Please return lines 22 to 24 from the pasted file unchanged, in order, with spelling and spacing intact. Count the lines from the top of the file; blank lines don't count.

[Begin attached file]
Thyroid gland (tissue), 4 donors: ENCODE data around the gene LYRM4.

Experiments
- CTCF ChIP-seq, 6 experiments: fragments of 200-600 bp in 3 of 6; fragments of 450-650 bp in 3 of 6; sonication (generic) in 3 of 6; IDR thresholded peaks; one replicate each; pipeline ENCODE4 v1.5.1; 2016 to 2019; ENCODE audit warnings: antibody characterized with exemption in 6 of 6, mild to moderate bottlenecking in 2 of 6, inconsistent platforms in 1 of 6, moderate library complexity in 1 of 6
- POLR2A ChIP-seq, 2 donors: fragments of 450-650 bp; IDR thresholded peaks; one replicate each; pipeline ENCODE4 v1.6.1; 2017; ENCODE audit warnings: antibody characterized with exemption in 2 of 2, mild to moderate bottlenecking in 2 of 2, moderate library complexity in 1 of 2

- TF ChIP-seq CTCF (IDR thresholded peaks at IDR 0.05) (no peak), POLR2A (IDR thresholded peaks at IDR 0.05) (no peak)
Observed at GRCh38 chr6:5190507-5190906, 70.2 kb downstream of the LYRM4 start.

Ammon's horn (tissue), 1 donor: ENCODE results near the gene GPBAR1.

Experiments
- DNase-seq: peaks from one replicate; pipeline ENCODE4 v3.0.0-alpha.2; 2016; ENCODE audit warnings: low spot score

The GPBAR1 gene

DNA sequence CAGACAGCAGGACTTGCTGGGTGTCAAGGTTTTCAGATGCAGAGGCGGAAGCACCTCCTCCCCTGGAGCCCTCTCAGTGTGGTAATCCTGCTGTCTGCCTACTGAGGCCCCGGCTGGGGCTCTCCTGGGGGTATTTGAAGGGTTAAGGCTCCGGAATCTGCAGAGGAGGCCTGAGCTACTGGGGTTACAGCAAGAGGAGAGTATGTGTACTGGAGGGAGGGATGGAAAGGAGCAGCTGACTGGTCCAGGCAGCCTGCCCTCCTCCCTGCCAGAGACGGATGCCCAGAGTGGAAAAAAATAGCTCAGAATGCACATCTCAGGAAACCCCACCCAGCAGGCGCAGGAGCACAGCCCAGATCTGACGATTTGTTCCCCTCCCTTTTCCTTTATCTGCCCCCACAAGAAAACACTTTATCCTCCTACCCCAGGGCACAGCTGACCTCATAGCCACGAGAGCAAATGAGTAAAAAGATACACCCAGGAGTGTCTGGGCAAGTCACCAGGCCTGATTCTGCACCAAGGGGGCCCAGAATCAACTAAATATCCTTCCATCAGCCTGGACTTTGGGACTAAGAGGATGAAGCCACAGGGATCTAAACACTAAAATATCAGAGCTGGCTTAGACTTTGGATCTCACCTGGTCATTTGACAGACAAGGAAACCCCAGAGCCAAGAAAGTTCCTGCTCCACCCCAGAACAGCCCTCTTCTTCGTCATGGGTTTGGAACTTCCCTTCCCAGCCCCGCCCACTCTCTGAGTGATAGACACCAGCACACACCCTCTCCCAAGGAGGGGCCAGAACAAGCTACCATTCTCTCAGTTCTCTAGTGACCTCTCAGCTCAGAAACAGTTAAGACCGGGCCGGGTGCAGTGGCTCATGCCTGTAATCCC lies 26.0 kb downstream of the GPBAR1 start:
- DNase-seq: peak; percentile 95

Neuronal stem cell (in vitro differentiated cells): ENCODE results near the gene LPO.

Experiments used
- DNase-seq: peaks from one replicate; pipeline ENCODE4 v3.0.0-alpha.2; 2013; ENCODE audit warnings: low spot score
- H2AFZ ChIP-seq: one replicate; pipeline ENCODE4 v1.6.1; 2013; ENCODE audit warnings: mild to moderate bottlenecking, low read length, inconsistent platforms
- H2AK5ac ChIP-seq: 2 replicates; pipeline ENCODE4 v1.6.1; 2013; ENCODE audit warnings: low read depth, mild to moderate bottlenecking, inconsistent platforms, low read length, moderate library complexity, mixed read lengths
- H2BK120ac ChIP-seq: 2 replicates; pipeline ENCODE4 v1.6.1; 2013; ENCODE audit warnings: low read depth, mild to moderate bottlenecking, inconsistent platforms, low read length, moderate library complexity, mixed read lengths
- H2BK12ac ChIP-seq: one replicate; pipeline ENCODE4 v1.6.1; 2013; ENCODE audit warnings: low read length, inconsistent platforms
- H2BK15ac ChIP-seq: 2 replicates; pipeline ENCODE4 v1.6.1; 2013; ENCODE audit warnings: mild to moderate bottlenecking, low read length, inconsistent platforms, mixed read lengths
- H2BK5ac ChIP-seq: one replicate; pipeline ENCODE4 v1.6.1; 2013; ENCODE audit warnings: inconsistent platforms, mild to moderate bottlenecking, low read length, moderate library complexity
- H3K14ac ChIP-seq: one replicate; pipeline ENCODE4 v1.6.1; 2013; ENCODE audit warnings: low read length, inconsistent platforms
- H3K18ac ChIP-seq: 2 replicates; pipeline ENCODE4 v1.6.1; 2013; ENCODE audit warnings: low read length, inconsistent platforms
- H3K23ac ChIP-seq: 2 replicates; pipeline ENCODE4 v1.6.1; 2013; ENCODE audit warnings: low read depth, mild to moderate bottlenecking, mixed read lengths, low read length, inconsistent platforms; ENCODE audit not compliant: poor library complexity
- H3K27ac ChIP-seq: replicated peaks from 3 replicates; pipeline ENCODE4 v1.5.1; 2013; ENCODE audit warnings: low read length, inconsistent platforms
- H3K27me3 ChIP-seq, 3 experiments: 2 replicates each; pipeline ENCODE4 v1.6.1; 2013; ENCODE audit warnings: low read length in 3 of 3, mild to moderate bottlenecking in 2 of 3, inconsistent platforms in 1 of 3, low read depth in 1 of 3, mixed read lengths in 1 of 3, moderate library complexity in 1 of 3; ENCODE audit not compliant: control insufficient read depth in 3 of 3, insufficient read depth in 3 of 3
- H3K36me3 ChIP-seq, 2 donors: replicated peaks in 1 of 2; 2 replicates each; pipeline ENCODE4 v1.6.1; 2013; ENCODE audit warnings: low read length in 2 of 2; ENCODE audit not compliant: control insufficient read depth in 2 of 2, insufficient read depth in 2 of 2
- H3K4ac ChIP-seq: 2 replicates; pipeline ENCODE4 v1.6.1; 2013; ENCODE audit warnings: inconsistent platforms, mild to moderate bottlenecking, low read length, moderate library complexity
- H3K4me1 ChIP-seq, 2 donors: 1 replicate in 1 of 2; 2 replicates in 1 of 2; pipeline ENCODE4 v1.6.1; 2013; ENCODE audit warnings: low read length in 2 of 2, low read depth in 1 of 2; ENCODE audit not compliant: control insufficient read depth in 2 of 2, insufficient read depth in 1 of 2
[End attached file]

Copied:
- H3K14ac ChIP-seq: one replicate; pipeline ENCODE4 v1.6.1; 2013; ENCODE audit warnings: low read length, inconsistent platforms
- H3K18ac ChIP-seq: 2 replicates; pipeline ENCODE4 v1.6.1; 2013; ENCODE audit warnings: low read length, inconsistent platforms
- H3K23ac ChIP-seq: 2 replicates; pipeline ENCODE4 v1.6.1; 2013; ENCODE audit warnings: low read depth, mild to moderate bottlenecking, mixed read lengths, low read length, inconsistent platforms; ENCODE audit not compliant: poor library complexity